Guy Wolf received the M.Sc. and Ph.D. degrees in computer science from Tel Aviv University in 2009 and 2014, respectively. During his M.Sc. studies he served in the Israeli Defense Forces in software design and development roles. Between the years 2013 and 2015 he was a post-doctoral researcher in the Computer Science Department at Ècole Normale Supérieure in Paris. Since 2015, he is a Gibbs Assistant Professor in the Applied Math Program at Yale University. One of the main goals of his current research at Yale is to create meaningful interaction between data analysis aspects of machine learning, applied mathematics, and computational sciences, especially in Big Data applications. His research interests include exploratory & high-dimensional data analysis, manifold learning, diffusion geometries, machine learning, and deep learning.

You can visit Professor Wolf's website here:



Matt Amodio is currently a doctoral candidate at Yale University in the Department of Computer Science. His research interest is in artificial intelligence, specifically deep learning. He enjoys developing new statistical and information theoretical techniques for use in neural networks, as well as practical optimization techniques general to any learning task.

Matt grew up in a suburb of Cleveland, Ohio. He completed his undergraduate studies at the Ohio State University before working in D.C. for two years. He is an ardent baseball fan as well as a trivia enthusiast.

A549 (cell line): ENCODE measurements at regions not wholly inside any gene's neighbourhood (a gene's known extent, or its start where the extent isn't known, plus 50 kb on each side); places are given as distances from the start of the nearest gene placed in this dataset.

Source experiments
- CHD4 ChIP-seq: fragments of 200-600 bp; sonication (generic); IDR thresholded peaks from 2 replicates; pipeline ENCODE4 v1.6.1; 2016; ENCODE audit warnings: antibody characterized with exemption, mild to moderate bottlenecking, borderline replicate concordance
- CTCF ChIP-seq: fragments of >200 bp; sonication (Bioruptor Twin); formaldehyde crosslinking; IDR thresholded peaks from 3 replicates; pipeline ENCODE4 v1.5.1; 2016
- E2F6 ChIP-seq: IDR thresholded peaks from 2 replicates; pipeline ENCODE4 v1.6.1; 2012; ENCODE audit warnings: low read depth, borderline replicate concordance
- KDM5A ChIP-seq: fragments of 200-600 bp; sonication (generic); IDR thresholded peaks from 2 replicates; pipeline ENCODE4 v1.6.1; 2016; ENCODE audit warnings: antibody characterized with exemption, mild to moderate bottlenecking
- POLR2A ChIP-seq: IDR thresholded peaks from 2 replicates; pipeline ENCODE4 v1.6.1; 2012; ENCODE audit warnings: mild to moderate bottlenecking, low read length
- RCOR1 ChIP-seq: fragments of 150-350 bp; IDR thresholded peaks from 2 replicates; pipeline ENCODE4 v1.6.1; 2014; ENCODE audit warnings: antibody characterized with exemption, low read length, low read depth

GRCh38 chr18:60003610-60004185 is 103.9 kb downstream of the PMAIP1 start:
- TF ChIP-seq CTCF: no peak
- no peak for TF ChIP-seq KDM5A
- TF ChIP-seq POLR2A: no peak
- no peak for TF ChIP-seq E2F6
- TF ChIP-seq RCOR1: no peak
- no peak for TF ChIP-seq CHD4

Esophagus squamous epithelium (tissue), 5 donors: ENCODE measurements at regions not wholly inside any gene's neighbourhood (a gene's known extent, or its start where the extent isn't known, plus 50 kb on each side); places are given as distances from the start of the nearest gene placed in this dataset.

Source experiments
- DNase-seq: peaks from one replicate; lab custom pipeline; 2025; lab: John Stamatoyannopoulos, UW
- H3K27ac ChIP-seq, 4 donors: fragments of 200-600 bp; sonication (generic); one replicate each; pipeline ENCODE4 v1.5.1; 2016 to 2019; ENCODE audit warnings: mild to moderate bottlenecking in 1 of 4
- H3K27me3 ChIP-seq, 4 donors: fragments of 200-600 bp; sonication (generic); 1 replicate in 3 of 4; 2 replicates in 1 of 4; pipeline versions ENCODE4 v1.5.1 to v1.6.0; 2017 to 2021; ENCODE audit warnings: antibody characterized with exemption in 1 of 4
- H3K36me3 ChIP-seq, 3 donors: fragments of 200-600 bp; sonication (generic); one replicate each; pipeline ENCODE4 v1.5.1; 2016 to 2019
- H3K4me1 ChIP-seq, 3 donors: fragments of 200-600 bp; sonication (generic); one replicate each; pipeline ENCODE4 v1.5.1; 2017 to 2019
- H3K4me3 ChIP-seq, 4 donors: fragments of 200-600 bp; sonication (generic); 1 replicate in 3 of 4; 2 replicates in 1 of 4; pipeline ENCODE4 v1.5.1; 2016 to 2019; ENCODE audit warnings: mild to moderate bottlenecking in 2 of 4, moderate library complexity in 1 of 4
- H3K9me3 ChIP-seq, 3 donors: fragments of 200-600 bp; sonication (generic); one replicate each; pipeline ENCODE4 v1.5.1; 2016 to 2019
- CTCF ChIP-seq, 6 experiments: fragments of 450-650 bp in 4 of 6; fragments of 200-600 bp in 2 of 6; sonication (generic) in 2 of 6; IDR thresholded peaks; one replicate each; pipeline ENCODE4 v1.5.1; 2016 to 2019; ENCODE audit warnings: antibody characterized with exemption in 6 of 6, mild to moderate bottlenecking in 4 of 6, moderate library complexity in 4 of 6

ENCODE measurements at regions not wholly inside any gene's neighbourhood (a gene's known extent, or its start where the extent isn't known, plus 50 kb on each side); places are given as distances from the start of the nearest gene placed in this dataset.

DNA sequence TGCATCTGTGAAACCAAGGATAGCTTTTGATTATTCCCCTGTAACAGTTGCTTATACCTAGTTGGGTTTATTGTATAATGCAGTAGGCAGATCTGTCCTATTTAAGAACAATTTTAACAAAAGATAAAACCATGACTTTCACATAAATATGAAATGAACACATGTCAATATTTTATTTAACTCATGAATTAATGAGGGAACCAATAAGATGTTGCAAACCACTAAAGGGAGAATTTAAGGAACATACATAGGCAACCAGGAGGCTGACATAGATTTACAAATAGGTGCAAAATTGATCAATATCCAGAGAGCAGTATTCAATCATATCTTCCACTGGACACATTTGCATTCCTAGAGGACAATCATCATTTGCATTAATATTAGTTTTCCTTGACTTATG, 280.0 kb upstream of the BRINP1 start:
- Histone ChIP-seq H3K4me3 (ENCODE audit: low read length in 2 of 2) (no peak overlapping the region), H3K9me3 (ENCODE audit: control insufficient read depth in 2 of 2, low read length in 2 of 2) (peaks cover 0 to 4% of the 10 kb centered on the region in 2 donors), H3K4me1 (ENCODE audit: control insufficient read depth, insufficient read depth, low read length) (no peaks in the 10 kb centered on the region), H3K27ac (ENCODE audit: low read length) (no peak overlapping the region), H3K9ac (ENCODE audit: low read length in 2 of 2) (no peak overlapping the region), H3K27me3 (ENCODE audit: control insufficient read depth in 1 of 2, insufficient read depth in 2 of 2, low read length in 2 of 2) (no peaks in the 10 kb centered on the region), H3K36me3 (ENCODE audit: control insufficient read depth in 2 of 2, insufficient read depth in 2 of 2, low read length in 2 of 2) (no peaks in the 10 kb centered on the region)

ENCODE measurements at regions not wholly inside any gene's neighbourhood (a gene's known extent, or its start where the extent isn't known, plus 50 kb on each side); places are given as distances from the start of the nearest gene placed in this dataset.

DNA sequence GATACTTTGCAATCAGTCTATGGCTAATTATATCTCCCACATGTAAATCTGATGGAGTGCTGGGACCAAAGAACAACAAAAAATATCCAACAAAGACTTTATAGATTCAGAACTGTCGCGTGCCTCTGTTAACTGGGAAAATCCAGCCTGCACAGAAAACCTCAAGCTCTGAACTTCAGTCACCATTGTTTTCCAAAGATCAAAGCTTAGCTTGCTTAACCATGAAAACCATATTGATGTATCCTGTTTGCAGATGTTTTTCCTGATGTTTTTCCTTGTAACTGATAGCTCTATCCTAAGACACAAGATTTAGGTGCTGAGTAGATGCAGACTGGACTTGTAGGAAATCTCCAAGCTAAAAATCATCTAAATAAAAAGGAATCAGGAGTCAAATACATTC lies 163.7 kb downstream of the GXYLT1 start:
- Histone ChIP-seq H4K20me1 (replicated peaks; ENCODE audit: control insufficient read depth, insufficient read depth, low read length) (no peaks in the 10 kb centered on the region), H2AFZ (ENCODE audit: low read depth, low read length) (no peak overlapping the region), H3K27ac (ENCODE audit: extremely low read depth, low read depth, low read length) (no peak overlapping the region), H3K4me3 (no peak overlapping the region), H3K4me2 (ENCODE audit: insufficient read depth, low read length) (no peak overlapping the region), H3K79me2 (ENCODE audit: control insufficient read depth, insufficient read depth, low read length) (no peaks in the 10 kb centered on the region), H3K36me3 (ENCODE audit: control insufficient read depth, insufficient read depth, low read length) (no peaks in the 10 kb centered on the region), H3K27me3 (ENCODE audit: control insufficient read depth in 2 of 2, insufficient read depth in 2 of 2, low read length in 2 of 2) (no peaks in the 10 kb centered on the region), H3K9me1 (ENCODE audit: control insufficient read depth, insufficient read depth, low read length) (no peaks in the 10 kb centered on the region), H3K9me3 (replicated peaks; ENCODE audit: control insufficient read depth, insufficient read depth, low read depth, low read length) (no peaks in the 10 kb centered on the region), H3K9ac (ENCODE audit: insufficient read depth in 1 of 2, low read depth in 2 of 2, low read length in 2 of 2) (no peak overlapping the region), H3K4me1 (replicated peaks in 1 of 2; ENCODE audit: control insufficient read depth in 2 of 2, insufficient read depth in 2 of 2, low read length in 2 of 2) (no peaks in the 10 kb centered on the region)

Daniel earned his B.S. in Microbiology at the University of Massachusetts, Amherst in 2015. He studied the effects of simulated climate warming on soil microbial communities with Dr. Kristen DeAngelis, and this work became the focus of his senior thesis. Daniel joined the PhD program in Genetics at Yale University in 2015, and he is jointly advised by Antonio Giraldez and Smita Krishnaswamy. Daniel is currently applying single-cell transcriptions to characterize the regulatory networks that drive neural differentiation in Zebrafish.


Scott Gigante, PH.D Candidate

Scott is a PhD student in Computational Biology and Bioinformatics, and is jointly advised by Smita Krishnaswamy and Ronald Coifman. His research interests include deep learning and graph-based methods for the analysis of single-cell genomics data.

Scott completed his Bachelor of Science in Mathematics & Statistics at the University of Melbourne, Australia. Before coming to Yale, Scott was a research technician at the Walter and Eliza Hall Institute of Medical Research, where he developed computational methods for detecting and analysing epigenetic modifications to DNA in nanopore sequencing.

Scott is passionate about open,reproducible science and open source software. In his spare time, Scott enjoys singing with the Yale Camerata and cycling with the Yale Cycling Team.